Comparison of Zometa Retention and Effect in Multiple Myeloma and Breast Cancer
The investigators major aim is to determine whether there is a difference in the retention of zoledronic acid in multiple myeloma patients, compared to patients with breast cancer metastasis to bone. In addition the investigators wish to analyze if the retention of zoledronic acid is correlated to the extent of bone resorption/formation, and if there is a tendency to changes in retention with sequential treatment.
|Study Design:||Endpoint Classification: Pharmacokinetics/Dynamics Study
Intervention Model: Single Group Assignment
Masking: Open Label
Primary Purpose: Treatment
|Official Title:||Bone Retention of Bisphosphonate (Zometa) in Patients With Multiple Myeloma or Breast Cancer With Metastases to Bone|
- Amount of Zometa retained in body [ Time Frame: 48 hrs ] [ Designated as safety issue: No ]
- Changes in bone markers [ Time Frame: 14 days ] [ Designated as safety issue: No ]
|Study Start Date:||December 2008|
|Study Completion Date:||December 2011|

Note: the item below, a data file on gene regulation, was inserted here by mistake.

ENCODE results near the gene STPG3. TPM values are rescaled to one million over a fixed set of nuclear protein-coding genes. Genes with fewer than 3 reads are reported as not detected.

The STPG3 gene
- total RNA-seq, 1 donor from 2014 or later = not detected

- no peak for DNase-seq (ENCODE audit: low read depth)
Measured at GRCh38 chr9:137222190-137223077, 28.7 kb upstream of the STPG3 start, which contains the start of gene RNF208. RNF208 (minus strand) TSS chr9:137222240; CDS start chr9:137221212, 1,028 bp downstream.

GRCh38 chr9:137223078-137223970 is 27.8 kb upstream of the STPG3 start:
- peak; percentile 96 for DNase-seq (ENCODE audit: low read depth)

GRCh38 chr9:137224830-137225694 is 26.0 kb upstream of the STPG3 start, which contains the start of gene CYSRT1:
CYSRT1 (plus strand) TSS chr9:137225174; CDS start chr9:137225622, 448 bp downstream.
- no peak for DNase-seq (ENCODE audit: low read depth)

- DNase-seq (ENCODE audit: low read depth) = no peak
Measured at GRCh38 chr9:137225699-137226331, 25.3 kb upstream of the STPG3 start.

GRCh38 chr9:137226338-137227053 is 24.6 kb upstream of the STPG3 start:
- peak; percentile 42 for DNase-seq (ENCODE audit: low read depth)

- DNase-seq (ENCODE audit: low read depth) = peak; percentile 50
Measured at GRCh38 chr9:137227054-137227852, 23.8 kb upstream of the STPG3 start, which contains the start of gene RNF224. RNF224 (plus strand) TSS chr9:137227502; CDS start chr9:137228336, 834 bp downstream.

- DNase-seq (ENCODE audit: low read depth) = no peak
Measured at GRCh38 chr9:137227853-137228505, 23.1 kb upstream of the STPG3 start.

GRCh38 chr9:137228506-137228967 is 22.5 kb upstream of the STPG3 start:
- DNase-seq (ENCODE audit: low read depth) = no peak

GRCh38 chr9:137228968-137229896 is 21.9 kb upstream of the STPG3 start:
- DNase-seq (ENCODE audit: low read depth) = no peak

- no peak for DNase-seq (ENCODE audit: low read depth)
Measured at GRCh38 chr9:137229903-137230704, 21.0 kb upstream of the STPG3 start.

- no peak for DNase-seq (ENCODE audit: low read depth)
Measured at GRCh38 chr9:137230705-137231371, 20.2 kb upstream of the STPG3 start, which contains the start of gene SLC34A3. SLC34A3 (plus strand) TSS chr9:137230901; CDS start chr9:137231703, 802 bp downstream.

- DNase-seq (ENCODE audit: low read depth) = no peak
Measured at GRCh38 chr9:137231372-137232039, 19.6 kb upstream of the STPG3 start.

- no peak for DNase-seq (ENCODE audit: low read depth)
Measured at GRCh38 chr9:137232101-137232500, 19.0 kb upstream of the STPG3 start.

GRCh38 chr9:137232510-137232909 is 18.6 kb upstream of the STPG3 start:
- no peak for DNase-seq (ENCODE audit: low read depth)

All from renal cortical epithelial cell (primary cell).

|Primary Completion Date:||December 2011 (Final data collection date for primary outcome measure)|
Drug: Zoledronic Acid
The clinical benefit from treatment with bisphosphonates has been documented in a large number of clinical studies, and bisphosphonates are now widely used for treatment of pain and prevention of bone fractures or vertebral collapse for example in patients with cancer metastasis to bone or multiple myeloma.
Repeated intravenous administration of the more potent bisphosphonates (pamidronate and zoledronic acid) are often used for treatment of osteolytic disease caused by disseminated cancer or multiple myeloma, while the less potent oral bisphosphonates are often prescribed for treatment of benign osteoporosis. The recommended dose and time schedule for treatment with the more potent bisphosphonates is based on concerns of avoiding toxicity and at the same time obtaining maximal clinical benefit. Clinical studies in multiple myeloma and bone metastasis show significant activity of pamidronate (90 mg by iv infusion during 2-4 hours) or zoledronic acid (4 mg iv during 15 min) repeated every 4 weeks after a treatment period of 9 months and beyond, but the optimal duration of treatment is not known. This is a particular important issue since the use of potent bisphosphonates have been brought in connection with osteonecrosis.
In the present study we will compare the retention of Zometa with the effect on bone markers in patients with multiple myeloma or breast cancer with metastases to bone.
|Odense University Hospital|
|Odense, Denmark, 5000|
|Vejle, Denmark, 7100|
|Principal Investigator:||Torben Plesner, MD, PhD||Vejle Hospital|